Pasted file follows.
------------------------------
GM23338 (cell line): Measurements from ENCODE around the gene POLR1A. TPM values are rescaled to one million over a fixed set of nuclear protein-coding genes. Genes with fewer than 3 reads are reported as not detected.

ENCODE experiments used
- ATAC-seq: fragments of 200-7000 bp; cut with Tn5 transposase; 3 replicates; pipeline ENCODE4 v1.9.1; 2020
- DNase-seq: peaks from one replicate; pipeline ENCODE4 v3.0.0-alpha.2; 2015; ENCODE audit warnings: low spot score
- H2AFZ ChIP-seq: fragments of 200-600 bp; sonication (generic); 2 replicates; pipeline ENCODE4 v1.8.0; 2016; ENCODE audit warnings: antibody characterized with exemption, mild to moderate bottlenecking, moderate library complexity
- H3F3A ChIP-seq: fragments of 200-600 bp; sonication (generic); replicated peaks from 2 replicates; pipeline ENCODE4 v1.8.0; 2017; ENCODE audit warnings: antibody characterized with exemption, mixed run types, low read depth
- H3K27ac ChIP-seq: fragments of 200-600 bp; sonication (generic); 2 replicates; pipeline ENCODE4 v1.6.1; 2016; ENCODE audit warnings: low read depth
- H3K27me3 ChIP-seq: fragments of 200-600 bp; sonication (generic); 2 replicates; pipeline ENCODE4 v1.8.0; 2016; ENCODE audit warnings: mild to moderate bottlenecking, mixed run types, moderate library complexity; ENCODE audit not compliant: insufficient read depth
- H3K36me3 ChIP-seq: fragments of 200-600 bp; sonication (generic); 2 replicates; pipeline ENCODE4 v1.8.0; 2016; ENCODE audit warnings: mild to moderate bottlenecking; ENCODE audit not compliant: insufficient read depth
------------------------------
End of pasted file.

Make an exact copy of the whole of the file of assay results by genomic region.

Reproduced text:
GM23338 (cell line): Measurements from ENCODE around the gene POLR1A. TPM values are rescaled to one million over a fixed set of nuclear protein-coding genes. Genes with fewer than 3 reads are reported as not detected.

ENCODE experiments used
- ATAC-seq: fragments of 200-7000 bp; cut with Tn5 transposase; 3 replicates; pipeline ENCODE4 v1.9.1; 2020
- DNase-seq: peaks from one replicate; pipeline ENCODE4 v3.0.0-alpha.2; 2015; ENCODE audit warnings: low spot score
- H2AFZ ChIP-seq: fragments of 200-600 bp; sonication (generic); 2 replicates; pipeline ENCODE4 v1.8.0; 2016; ENCODE audit warnings: antibody characterized with exemption, mild to moderate bottlenecking, moderate library complexity
- H3F3A ChIP-seq: fragments of 200-600 bp; sonication (generic); replicated peaks from 2 replicates; pipeline ENCODE4 v1.8.0; 2017; ENCODE audit warnings: antibody characterized with exemption, mixed run types, low read depth
- H3K27ac ChIP-seq: fragments of 200-600 bp; sonication (generic); 2 replicates; pipeline ENCODE4 v1.6.1; 2016; ENCODE audit warnings: low read depth
- H3K27me3 ChIP-seq: fragments of 200-600 bp; sonication (generic); 2 replicates; pipeline ENCODE4 v1.8.0; 2016; ENCODE audit warnings: mild to moderate bottlenecking, mixed run types, moderate library complexity; ENCODE audit not compliant: insufficient read depth
- H3K36me3 ChIP-seq: fragments of 200-600 bp; sonication (generic); 2 replicates; pipeline ENCODE4 v1.8.0; 2016; ENCODE audit warnings: mild to moderate bottlenecking; ENCODE audit not compliant: insufficient read depth